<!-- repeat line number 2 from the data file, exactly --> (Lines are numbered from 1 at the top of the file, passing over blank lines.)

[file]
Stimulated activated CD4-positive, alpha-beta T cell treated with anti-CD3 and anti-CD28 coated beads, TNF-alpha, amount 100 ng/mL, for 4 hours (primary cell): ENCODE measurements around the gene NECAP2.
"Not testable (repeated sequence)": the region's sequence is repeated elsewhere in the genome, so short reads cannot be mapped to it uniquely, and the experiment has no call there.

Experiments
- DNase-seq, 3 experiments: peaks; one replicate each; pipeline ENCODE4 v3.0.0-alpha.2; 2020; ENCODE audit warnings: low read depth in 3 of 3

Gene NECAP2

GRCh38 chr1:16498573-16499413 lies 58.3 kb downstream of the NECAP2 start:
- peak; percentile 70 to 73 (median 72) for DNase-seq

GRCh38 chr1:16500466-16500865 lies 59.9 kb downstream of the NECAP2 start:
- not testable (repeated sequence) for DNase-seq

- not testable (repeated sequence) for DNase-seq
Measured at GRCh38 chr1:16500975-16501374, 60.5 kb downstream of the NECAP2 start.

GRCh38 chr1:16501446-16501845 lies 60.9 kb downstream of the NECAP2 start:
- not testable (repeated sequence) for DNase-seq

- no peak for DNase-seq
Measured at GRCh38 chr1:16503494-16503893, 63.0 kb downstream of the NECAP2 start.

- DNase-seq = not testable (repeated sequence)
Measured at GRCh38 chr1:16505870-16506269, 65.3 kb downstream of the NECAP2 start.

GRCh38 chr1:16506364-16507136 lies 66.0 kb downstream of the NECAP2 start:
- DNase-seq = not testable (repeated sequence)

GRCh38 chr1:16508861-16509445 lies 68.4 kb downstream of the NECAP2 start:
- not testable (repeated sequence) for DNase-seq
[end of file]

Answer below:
"Not testable (repeated sequence)": the region's sequence is repeated elsewhere in the genome, so short reads cannot be mapped to it uniquely, and the experiment has no call there.